Property from a Private Northeastern Collection
SIR LAWRENCE ALMA-TADEMA, O.M., R.A. | AN ELOQUENT SILENCE
Estimate: 250,000 - 350,000 USD
SIR LAWRENCE ALMA-TADEMA, O.M., R.A.
1836 - 1912
AN ELOQUENT SILENCE
signed L. Alma-Tadema and inscribed OP. CCCI (lower left)
oil on panel
16⅝ by 13 in.
41.9 by 33 cm
Messrs. Lefèvre and Sons, London (commissioned directly from the artist, March 1890)
Private Collection, The Netherlands
Acquired from the above
London, New Gallery, Summer Exhibition, 1890, no. 51
The Art Journal, London, 1890, p. 168
The Builder, London, May 3, 1890, p. 320
The Magazine of Art, London, 1890, p. 306
The Saturday Review of Politics, Literature, Science and Art, London, May 3, 1890, p. 537
Demorest's Family Magazine, January 1892, vol. XXVIII, no. 3, p. 163, illustrated opposite the title page
Rudolf Dircks, "The later works of Sir Lawrence Alma-Tadema, O.M., R.A., R.W.S," Art Journal, Christmas Edition, London, 1910, p. 31, illustrated p. 8
Vern G. Swanson, Alma-Tadema: The painter of the Victorian Vision of the Ancient world, London, 1977, p. 140
Joseph A. Kester, Mythology and Misogyny, The Social Discourse of Nineteenth-Century British Classical Subject Painting, London, 1989, p. 275
Vern G. Swanson, The Biography and Catalogue Raisonné of the Paintings of Sir Lawrence Alma-Tadema, London, 1990, p. 241, no. 338
Elizabeth Prettejohn and Peter Trippi, eds., Lawrence Alma-Tadema: At Home in Antiquity, exh. cat., Fries Museum, Leeuwarden, The Netherlands; Belvedere, Vienna; Leighton House Museum, London, October 1, 2016-October 29, 2017, p. 127-8, illustrated p. 128
In 1890, the year An Eloquent Silence was painted, Sir Lawrence Alma-Tadema and his family were staying at Georg Ebers' summer home at Tutzing in Bavaria (Rosemary J. Barrow, Lawrence Alma-Tadema, London, 2001, p. 145). The idyllic scene of a white marble balcony under cyan skies and over the deep blue Mediterranean Sea presented here could not have been more different than the reality of Kaiser Wilhelm's Europe, but the writing of George Ebers provided ample inspiration for the artist. Ebers was an Egyptologist who is perhaps most famous for discovering and translating the ancient medical document now known as the Ebers Papyrus, but he also sought to popularize ancient lore through historical romance novels, creating the now popular genre and titles such as An Egyptian Princess, Bride of the Nile, Cleopatra and, of particular note, A Question.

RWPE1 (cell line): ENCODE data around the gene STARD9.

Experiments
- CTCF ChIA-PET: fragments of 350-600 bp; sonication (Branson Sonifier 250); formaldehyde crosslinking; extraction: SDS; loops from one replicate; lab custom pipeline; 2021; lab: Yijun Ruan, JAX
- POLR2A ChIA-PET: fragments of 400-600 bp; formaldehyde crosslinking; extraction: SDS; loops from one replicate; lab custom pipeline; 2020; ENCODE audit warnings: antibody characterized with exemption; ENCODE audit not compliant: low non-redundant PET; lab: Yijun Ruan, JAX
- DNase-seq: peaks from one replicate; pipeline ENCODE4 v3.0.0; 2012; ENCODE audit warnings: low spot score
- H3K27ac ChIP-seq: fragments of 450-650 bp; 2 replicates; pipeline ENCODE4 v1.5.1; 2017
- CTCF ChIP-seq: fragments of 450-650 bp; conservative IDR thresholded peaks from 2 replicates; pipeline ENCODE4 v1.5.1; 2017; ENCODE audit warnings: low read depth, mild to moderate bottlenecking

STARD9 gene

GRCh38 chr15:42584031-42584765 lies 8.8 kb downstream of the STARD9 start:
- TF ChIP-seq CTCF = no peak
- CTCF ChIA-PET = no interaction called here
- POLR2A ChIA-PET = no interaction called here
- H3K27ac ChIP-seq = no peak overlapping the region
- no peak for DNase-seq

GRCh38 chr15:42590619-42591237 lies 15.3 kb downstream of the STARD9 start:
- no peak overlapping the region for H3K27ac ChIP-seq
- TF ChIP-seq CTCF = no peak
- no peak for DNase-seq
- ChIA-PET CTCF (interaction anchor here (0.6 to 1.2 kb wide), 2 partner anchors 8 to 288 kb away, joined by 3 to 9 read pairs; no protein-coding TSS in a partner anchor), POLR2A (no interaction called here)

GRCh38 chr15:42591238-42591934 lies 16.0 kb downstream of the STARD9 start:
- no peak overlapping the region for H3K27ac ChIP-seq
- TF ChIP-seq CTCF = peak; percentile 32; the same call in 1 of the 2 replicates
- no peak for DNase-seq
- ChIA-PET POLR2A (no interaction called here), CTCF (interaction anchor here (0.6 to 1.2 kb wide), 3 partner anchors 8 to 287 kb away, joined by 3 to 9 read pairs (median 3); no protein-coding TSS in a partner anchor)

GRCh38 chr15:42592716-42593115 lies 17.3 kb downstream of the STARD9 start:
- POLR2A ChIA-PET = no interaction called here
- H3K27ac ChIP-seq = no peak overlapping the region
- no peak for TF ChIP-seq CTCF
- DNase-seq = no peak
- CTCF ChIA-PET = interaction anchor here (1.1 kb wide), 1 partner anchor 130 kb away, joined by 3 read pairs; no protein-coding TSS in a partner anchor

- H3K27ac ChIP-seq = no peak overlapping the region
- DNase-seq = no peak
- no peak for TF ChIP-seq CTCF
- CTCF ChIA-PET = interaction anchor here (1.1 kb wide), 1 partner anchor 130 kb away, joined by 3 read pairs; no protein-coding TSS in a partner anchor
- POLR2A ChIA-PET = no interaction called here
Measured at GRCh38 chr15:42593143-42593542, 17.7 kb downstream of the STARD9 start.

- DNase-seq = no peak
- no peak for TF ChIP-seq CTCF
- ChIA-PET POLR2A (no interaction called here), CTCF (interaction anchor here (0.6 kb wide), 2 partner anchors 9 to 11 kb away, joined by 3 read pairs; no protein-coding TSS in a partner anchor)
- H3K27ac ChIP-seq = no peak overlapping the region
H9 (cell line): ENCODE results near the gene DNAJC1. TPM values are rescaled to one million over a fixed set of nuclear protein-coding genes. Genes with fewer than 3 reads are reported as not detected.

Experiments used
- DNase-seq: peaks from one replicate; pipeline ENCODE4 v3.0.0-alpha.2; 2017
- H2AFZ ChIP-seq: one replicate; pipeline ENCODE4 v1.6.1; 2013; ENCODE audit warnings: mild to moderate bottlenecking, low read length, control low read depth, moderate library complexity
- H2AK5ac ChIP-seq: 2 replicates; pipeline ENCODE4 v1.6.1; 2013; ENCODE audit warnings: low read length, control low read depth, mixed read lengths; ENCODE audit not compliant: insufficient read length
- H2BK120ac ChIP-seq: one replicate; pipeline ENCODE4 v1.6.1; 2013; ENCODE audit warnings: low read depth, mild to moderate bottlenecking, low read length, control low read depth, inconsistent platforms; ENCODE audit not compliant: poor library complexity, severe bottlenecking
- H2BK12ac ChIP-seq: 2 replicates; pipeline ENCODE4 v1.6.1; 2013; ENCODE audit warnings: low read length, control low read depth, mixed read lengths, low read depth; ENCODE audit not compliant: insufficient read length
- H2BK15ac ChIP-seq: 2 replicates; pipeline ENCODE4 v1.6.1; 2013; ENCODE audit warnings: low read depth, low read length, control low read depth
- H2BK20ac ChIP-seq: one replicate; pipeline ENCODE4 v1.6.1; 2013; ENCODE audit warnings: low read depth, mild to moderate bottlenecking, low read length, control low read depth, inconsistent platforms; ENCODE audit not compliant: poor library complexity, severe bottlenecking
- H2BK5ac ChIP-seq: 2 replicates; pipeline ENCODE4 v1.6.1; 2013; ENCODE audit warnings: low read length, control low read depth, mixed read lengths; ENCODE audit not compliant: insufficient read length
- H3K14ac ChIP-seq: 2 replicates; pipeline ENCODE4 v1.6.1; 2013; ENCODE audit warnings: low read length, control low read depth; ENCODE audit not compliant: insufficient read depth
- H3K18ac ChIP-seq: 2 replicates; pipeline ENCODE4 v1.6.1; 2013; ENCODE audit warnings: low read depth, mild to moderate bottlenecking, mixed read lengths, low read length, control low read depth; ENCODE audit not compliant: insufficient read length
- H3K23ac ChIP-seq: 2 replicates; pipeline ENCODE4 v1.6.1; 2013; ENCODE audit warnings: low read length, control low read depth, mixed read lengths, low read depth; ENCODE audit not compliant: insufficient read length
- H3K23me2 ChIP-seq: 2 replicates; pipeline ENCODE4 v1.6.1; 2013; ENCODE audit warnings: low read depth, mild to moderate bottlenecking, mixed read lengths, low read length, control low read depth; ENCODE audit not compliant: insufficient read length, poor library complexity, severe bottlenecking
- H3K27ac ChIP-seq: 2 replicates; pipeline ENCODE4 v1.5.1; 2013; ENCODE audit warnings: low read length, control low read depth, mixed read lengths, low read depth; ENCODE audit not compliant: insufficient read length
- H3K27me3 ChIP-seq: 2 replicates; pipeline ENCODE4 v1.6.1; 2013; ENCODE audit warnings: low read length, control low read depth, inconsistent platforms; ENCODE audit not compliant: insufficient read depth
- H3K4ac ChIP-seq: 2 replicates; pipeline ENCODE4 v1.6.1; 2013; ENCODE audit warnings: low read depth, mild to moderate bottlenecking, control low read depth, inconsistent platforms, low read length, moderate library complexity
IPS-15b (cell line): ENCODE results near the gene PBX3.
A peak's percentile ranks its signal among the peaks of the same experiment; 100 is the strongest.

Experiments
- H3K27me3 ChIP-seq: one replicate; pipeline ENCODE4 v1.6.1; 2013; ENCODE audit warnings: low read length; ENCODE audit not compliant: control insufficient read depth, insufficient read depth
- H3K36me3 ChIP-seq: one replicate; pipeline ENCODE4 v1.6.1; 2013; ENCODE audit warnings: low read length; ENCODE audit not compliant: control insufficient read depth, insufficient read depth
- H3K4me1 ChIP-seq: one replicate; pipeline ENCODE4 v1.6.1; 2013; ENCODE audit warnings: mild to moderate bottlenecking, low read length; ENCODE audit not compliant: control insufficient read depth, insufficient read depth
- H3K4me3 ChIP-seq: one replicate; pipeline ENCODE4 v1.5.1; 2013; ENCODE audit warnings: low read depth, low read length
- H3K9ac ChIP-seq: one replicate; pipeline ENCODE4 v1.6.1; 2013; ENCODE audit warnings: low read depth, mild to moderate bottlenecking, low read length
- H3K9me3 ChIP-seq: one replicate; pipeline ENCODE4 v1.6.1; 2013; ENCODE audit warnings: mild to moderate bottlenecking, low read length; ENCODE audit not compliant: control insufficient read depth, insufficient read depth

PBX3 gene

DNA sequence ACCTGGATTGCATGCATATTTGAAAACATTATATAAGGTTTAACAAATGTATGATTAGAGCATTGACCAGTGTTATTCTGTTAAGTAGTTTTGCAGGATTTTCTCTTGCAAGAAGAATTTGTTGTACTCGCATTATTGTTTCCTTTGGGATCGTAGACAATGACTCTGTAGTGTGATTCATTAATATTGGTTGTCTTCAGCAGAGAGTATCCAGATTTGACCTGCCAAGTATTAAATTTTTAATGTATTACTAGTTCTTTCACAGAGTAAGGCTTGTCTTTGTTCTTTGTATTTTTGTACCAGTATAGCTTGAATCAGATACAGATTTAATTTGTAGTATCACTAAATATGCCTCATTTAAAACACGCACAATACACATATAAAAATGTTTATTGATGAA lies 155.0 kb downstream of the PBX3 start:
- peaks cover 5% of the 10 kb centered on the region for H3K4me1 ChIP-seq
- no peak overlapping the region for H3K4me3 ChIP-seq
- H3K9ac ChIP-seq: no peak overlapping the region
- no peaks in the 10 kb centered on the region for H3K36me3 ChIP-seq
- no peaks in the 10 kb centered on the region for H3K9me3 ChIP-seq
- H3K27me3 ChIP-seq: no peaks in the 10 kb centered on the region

Alma-Tadema's patrons may not have been familiar with the romantic writing of George Ebers, but they appreciated the technical mastery and attention to detail that he brought to all of his works. Published in 1882, A Question (Eine Frage) was intended to be a literary illustration of the idyllic ancient world created by Alma-Tadema and based on the relationship of the figures in his 1876 canvas, Pleading (fig. 1). In fact, the book features an etching of the painting as its frontispiece. In 1883, one year following A Question's publication and a testament to the collaborative spirit between artist and author, Alma-Tadema painted a variation on the composition and titled it Xanthe and Phaon, named after the two lovelorn protagonists of Ebers' novel. The theme of courtship continues throughout Alma-Tadema's oeuvre, but An Eloquent Silence is vividly inspired by another of Ebers' scenes from A Question as two lovers sit on a marble bench surrounded by brightly colored flowers overlooking the sea.
In a review of the exhibition at the New Gallery of 1890, the Saturday Review comments that "Mr Alma-Tadema's three pictures, though small, are finished to the very highest degree. Eloquent Silence is a group of two Roman figures seated side by side on a marble bench with a low wall of white marble at their backs. Over this wall a Jacmanni clematis covered with blossoms like great purple butterflies is seen against the blue Italian sky. A dark blue vase glass stands on the wall. Far away in the distance are Mr. Tadema's favourite streak of azure sea and snow white island. The figures are in suspended action the man bending forward draws with his staff on the marble pavement the girl sits upright waiting for what may happen. This is one of Mr. Tadema's most successful little masterpieces" (The Saturday Review of Politics, Literature, Science and Art, p. 537).